On March 23, Cinnamon Toast Crunch issued a more declarative statement as buzz about the fishy situation grew:
“While we are still investigating this matter, we can say with confidence that this did not occur at our facility. We are waiting for the consumer to send us the package to investigate further. Any consumers who notice their cereal box or bag has been tampered with, such as the clear tape that was found in this case, should contact us.”
General Mills CEO Jeff Harmening stuck to that messaging during a March 24 interview on CNBC, stating “based on the information we have right now it is highly unlikely that this occurred at a General Mills facility.”
Grabowski says he’d give Harmening a B+ for that response. “The CEO of a major corporation does have to speak like the CEO of a major corporation,” he says.
The situation between Karp and General Mills remains unresolved. Karp does not appear to be willing to turn over the packaging to the company and has posted about getting his own tests conducted.
“It’s really important for a brand to understand what is its obligation and where should its focus be,” says Cabrera. “We can say with a high degree of confidence this didn’t occur at our facilities but we want to know what did occur,” and in order to do that “we need to work with that consumer.”
Karp did not respond to Ad Age’s request for comment.
While Minneapolis-based General Mills sells products from yogurt to pet food, it is still best known for cereals led by its top two U.S. brands, Cheerios and Cinnamon Toast Crunch. And it is a big business, especially with many people eating breakfast and snacking at home during the pandemic. General Mills’ U.S. cereal sales rose 9% to $614.1 million in its fiscal third quarter, according to results it released on March 24.
Cinnamon Toast Crunch is often one of the top cereal brands running TV ads, according to data from iSpot. And Cinnamon Toast Crunch measured media spending in 2019 totaled $20.8 million, according to Kantar.
A commercial that’s been in heavy rotation since mid-2020 happens to be an animated tale of the cereal’s squares going through the process of being made in the factory.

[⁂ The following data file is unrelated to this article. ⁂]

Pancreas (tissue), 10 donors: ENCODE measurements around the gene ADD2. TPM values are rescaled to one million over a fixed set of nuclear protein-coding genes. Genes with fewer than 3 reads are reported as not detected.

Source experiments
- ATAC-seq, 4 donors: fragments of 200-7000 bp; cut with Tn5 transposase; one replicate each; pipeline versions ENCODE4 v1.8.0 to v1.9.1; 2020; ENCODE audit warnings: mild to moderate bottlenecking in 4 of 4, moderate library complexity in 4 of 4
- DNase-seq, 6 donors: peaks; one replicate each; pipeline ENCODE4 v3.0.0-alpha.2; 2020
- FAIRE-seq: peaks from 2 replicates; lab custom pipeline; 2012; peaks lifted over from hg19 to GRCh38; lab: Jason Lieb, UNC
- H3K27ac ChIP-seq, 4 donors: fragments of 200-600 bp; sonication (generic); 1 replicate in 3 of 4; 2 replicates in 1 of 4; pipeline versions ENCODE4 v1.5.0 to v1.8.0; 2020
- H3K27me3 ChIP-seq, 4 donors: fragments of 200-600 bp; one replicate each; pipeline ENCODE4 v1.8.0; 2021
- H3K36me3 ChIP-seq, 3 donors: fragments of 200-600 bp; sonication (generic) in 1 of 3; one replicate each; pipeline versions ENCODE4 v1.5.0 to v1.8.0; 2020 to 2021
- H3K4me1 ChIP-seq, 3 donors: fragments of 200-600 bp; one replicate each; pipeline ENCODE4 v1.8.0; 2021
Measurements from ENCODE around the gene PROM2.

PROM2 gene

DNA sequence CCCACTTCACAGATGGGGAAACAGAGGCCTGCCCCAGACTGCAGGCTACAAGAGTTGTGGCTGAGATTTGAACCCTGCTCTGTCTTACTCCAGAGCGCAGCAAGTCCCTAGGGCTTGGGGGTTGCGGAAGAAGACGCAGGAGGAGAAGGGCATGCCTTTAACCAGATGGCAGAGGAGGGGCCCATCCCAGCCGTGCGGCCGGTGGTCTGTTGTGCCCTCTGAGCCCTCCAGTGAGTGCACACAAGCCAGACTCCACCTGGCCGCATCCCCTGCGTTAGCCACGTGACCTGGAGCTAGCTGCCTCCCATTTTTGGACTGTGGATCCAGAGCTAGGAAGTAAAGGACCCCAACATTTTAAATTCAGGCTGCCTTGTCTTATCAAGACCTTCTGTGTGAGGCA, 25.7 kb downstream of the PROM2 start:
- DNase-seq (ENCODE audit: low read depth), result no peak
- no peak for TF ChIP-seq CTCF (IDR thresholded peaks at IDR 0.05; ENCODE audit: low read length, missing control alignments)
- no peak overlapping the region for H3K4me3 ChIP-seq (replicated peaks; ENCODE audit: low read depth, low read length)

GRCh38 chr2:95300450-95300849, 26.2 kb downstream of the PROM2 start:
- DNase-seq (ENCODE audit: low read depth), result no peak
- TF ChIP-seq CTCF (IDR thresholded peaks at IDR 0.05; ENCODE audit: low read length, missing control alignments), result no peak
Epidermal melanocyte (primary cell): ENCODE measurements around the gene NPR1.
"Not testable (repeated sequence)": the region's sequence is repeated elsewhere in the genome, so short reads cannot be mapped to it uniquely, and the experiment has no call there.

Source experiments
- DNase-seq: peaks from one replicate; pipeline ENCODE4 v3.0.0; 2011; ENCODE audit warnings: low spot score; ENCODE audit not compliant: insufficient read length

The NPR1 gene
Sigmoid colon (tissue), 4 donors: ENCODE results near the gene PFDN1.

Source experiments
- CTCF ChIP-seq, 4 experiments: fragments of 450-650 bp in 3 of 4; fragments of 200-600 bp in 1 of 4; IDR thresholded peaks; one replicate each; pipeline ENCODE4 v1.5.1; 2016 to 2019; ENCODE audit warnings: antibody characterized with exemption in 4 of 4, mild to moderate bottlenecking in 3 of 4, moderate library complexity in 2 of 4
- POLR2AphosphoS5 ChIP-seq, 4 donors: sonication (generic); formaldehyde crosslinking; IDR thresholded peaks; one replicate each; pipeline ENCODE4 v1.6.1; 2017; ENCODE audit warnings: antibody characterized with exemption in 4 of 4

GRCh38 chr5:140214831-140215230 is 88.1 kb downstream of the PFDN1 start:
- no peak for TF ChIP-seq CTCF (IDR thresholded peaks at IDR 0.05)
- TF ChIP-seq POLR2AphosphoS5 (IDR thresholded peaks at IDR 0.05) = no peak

General Mills hasn't made any changes to its TV advertising but has paused social media.
Yohn says General Mills should back off from advertising and promoting the brand for a bit to avoid drawing any further unwanted attention and should double-down on its quality assurance efforts.
“If no further incidents arise, General Mills can expect this commotion to die down quickly since social media attention spans are so short these days,” says Yohn
Soon, even he almost appeared to be tired of the whole thing.On March 24, he tweeted “No real update and I’m not posting about this bullshit all day again. Waiting for the envelope I agreed on from General Mills to send them back pieces and some of a shrimp tail will leave home for DNA testing at Noon. They grow up so fast.”
Late on March 25, General Mills issued an updated statement on the situation.
“Job one at General Mills is food safety and quality,” said spokesman Mike Siemienas. “Whenever a consumer raises a concern about the possibility of food tampering, we investigate thoroughly. Effectively doing so requires us to work in partnership with consumers -- and we are doing exactly that with Jensen Karp. We are working with Mr. Karp to obtain samples from the cereal he purchased, as well as the packaging, so we can conduct a thorough investigation and take appropriate next steps. We thank Mr. Karp for raising this issue and working collaboratively with us on this matter."